This Day In History: August 6, 1913

This Day In History: August 6, 1913


John Funk and Motorman Carter, of Milltown, Have Miraculous Escapes in a Peculiar Accident at Berdine’s Corner, Scene of Fatal Accident – Passenger Caught in Wreck

In exactly the same spot, and in very much the same manner, where Edward McKeon, a trolley conductor, of this city, met his death a year ago. John Funk, of Milltown, a bookkeeper at the plant of the Enameled Brick and Tile Company at South River, received Injuries at 1:20 this morning, when a trolley car on which he was a passenger, left the tracks at Berdine’s Corner, while going at high speed, and crashed into a telegraph pole.

Funk’s Injuries are not serious, and consist of an injury to the leg. and severe bruises about the body He had a miraculous escape from death or serious injury. As did Motorman Carter of the car.

Carter is a resident of keyport, but boards at Milltown. He has been motorman but short time. The car which came to grief at the corner which has been the scene of several accidents, left here at 1 o’clock. As is the custom the car was speeding on the George’s Road track. Motor man Carter says that he applied the brakes before coming to the turn, and that they refused to work. though they had been working well previously. The car jumped the track, and a few second later the body of the car left the trucks, and crushed sideways into a telegraph pole. The car fell and the pole smashed in the top of the car. At the time of the incident Funk was talking to Conductor Channatti. and he was sitting well toward the front of the car. Had he been in t the center or the rear, he would probably have been badly injured or killed.

The car was a complete wreck, and Funk was compelled to crawl out of the wreckage. Motorman Carter stuck to his port, and he also had to fight his way out. He kicked out the front windows of the vestibule, and crawled out. The conductor escaped injury.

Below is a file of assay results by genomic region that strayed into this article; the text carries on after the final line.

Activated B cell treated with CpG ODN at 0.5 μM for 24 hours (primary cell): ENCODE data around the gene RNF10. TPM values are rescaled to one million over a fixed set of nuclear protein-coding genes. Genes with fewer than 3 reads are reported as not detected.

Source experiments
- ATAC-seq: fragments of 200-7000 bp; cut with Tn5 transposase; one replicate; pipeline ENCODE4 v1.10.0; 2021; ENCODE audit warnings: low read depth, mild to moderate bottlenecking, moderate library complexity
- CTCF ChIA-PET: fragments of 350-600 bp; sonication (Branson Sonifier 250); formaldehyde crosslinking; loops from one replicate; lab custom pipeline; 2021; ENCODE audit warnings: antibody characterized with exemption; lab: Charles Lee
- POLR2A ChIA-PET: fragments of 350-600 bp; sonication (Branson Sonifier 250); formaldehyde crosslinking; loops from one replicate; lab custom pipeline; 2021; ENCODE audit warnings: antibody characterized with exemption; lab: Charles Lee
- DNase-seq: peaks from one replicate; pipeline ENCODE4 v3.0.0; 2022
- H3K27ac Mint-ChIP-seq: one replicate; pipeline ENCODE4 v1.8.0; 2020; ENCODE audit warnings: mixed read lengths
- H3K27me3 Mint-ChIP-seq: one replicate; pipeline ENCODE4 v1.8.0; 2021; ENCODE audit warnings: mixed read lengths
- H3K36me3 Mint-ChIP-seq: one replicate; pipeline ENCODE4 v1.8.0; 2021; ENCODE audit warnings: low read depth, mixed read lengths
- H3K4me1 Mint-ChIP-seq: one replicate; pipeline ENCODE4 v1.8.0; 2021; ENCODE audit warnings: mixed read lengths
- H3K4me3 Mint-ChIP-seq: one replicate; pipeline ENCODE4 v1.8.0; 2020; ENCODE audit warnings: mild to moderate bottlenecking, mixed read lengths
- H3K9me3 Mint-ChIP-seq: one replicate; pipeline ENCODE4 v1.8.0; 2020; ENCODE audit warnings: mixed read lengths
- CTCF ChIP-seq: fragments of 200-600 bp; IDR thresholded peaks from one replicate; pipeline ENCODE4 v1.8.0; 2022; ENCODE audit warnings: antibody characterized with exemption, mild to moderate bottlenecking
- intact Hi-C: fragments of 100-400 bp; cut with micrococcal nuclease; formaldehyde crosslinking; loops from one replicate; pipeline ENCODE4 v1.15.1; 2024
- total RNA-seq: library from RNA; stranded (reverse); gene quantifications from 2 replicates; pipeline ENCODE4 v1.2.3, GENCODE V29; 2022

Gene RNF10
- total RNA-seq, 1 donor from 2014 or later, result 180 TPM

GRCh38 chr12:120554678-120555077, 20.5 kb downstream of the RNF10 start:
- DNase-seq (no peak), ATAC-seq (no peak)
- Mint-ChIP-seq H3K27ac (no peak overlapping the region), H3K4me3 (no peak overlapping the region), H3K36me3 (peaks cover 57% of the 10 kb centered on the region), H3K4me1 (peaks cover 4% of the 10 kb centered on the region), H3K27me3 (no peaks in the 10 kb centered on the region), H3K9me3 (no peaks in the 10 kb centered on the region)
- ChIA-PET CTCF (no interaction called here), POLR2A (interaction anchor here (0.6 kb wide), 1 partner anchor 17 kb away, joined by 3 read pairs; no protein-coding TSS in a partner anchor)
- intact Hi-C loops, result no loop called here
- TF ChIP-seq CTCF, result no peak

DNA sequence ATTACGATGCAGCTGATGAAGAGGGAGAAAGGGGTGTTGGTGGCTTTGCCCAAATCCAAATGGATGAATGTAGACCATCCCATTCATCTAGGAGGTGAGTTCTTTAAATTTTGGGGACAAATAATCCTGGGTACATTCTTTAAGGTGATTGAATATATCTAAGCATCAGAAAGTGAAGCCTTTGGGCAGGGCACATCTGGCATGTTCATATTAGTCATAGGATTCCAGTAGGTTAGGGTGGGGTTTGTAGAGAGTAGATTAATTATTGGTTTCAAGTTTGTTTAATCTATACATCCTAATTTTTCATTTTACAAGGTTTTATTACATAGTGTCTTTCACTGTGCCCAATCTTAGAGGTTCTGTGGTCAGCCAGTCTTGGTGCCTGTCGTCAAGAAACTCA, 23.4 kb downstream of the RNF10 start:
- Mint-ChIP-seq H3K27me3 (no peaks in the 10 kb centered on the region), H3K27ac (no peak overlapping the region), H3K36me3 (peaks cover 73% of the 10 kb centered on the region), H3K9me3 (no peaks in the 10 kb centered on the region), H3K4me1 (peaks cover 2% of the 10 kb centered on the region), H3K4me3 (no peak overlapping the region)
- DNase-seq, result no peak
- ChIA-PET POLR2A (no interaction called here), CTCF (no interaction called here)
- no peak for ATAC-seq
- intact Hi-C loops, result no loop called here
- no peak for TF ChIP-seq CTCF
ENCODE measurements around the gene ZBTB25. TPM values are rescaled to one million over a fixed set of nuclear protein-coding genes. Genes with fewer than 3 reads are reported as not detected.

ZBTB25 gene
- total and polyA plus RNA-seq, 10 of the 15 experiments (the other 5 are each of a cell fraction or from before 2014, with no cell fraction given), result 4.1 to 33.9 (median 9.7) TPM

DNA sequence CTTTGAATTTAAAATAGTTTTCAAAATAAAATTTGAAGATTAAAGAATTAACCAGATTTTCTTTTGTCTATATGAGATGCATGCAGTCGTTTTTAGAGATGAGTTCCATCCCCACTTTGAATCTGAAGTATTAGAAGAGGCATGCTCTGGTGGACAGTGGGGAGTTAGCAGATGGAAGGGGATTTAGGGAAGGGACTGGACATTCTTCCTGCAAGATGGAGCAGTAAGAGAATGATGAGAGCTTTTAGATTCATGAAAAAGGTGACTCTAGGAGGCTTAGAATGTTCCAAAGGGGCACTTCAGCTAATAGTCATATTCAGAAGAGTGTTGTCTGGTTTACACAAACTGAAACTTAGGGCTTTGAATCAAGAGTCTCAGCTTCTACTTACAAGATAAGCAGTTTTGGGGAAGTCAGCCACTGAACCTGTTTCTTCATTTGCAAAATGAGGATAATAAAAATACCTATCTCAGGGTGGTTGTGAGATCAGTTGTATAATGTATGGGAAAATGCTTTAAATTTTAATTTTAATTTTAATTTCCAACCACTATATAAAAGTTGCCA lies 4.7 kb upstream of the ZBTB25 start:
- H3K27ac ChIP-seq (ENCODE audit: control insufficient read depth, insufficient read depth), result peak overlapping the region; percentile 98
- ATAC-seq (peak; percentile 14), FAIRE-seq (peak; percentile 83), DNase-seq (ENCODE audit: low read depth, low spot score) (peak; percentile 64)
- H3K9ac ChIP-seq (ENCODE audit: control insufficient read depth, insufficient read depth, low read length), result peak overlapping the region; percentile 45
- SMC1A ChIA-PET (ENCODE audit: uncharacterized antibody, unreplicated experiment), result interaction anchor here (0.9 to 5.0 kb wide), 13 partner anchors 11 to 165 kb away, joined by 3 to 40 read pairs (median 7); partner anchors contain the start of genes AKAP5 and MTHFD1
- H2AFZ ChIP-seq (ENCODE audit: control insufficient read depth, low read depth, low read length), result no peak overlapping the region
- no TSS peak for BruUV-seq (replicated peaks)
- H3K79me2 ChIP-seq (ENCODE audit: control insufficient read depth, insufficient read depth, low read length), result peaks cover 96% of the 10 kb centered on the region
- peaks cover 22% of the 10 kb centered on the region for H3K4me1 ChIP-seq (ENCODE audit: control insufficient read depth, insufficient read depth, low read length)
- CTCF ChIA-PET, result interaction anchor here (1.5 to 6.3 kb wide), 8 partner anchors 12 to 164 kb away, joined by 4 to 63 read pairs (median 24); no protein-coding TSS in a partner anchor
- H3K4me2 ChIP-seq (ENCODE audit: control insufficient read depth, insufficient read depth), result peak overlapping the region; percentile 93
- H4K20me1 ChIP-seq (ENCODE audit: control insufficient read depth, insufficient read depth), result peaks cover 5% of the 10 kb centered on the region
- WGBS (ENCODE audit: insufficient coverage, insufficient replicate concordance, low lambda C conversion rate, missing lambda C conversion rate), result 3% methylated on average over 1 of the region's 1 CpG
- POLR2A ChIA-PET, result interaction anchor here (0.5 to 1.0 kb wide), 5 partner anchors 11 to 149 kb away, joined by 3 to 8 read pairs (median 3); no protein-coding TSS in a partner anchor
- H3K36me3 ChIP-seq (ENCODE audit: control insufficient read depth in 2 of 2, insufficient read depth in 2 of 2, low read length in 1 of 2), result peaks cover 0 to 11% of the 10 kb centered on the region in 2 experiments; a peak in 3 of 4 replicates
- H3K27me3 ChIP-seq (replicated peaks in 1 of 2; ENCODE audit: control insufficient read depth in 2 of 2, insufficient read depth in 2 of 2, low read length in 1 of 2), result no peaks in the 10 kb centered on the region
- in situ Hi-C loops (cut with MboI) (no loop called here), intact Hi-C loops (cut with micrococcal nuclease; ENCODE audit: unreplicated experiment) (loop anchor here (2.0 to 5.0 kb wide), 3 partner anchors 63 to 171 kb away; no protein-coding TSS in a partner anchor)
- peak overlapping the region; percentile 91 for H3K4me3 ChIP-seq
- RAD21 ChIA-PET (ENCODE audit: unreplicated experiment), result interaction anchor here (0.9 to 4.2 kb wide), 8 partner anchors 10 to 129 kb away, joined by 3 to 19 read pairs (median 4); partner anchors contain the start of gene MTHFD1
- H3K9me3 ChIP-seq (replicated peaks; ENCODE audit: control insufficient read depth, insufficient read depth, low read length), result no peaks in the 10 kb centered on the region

Over a year ago an early morning car left the tracks at the same turn, and conductor Mckeon was almost instantly killed. That time there were no passengers on the car. This morning Funk was the only passenger.

This Day In History: July 20th, 1919

This Day In History: July 20th, 1919


Select a committee of dynamite men who have the confidence of the community: let them name an energetic committee to carry out any plan decided upon by the original committee; secure the services of an expert to aid in the work determined upon; and have a survey made of existing’ conditions so as to determine the best course to pursue.

This was the solution of the municipal expansion problem presented to the people of Milltown, at the second meeting of the Milltown Chamber of Commerce held in the Borough Hall last Wednesday night, by Mr. Perry R. MacNeille, an expert in civic planning who has done much to aid the government in the housing proposition, and pioneer in city building. Mr. Mac Nellie was secured through The Sunday Times, which has taken a great interest in the question of civic development, not only with regard to New Brunswick but also with the view of presenting ideas and making suggestions that would aid other communities in making their municipalities better places to live in.

Following Mr. Mac Neille’s address the Milltown Chamber of Commerce, of which Mr. H. R. B. Meyers is president, voted to have a survey made in accordance with the plan suggested by the speaker. What he said in his very practical talk to the people of this borough will apply to any community and if followed out will prove beneficial to other municipalities.

Planning Too Much.

In discussing the question of “Municipal Expansion,” the title he gave to his talk, Mr. Mac Neille said it was a great mistake to mass up too great a quantity of things one would like to do and not do anything. The great danger of a meeting of this sort was that one got an inspiration to do thinks but this often wasted itself away before anything material resulted.

“Be slow to determine the thing to be done and be rapid in setting the energies at work to do it,”